Jerry Garcia’s 4 Favorite Folk Albums Revealed

via @Jerry Garcia | YouTube

Jerry Garcia, the iconic leader of the Grateful Dead, was a musical explorer, traversing diverse genres throughout his illustrious career. Among the myriad sounds that captivated him, folk music held a special place. Whether crafting harmonies with the Grateful Dead, strumming alongside the New Riders of the Purple Sage, or engaging in acoustic duets with Kahn, Garcia’s foray into folk showcased his versatile talent. In this exploration, we unveil Jerry Garcia’s four favorite folk albums, offering insight into the influences that shaped his extraordinary musical legacy.

Folksingers ‘Round Harvard Square – Joan Baez

Garcia found inspiration in Joan Baez’s groundbreaking 1959 debut, “Folksingers’ Round Harvard Square.” Reflecting on Baez’s finger-picking, Garcia expressed, “When Joan Baez’s first record came out, I heard her finger-picking the guitar. I’d never heard anything like it before, so I got into that.” The album, a fusion of Americana and Greek traditional music, played a significant role in shaping Garcia’s early appreciation for folk.

Anthology of Folk Music – Harry Smith

Another cornerstone in Garcia’s folk repertoire was the “Anthology of Folk Music” curated by Harry Smith. While specific quotes about this collection are not available, the Anthology is a celebrated compilation that exposed Garcia to a broad spectrum of folk sounds, contributing to his eclectic musical palette.

Bringing It All Back Home – Bob Dylan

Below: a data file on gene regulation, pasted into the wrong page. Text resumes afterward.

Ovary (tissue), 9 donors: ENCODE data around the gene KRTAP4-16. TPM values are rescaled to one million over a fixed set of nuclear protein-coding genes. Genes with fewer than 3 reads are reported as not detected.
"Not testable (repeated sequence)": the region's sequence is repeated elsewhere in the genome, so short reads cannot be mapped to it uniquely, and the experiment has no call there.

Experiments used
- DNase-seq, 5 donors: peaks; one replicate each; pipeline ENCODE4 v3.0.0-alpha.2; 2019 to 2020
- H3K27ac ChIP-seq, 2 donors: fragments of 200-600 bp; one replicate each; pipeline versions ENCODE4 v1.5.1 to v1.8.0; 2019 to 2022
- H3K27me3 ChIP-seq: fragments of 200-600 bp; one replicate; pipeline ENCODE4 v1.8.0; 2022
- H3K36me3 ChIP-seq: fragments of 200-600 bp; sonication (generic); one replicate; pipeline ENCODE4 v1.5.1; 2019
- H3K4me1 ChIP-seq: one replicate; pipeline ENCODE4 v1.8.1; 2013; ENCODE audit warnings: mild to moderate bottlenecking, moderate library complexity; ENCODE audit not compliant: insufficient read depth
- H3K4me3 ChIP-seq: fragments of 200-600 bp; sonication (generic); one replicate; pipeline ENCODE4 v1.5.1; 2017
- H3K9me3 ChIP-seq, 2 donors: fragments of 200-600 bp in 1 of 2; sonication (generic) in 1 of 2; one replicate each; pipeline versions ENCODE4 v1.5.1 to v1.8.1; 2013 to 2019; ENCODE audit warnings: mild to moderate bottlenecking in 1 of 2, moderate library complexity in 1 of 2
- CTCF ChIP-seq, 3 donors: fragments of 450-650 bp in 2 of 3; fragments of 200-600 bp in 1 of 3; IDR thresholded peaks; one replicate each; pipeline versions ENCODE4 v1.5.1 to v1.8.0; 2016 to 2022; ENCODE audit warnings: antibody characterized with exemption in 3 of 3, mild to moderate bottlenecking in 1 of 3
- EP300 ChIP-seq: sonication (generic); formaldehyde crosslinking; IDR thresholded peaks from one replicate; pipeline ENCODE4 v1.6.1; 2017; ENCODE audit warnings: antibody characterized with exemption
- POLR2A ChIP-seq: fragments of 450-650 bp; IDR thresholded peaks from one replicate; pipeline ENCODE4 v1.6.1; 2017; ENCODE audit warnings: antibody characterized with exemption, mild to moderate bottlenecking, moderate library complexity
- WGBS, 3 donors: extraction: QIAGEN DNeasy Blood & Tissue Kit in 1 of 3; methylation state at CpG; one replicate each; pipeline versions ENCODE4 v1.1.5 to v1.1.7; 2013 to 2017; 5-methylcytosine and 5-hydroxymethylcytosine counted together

Garcia’s admiration extended to Bob Dylan’s 1965 album, “Bringing It All Back Home.” Notably, Garcia initially confessed, “I never used to like Bob Dylan until he came out with electric music.” The album marked Dylan’s transition from acoustic to electric, a move that resonated deeply with Garcia, who praised it as “beautiful mad stuff.” This shift in Dylan’s style left an indelible impact on Garcia and his contemporaries.

Cahoots – The Band

Garcia also cherished The Band’s modernistic take on country traditions, particularly their 1971 album, “Cahoots.” Expressing his love for the album, Garcia remarked, “I love ‘Life is a Carnival’ – that’s beautiful. Shit, that’s great. All the stuff in there, all those great parts. The Dylan song is great, too. I love that song.” The Band’s fusion of rootsy, folk rock elements resonated with Garcia, showcasing his appreciation for their unique musical palette.

Jerry Garcia’s journey through folk music reveals a profound connection to the genre’s diverse expressions. From the mesmerizing finger-picking of Joan Baez to the transformative electric sounds of Bob Dylan, Garcia’s favorites reflect the richness and variety embedded in folk traditions. These albums stand as testaments to Garcia’s enduring passion for music that transcends eras and genres, leaving an indelible mark on the vibrant tapestry of his musical legacy.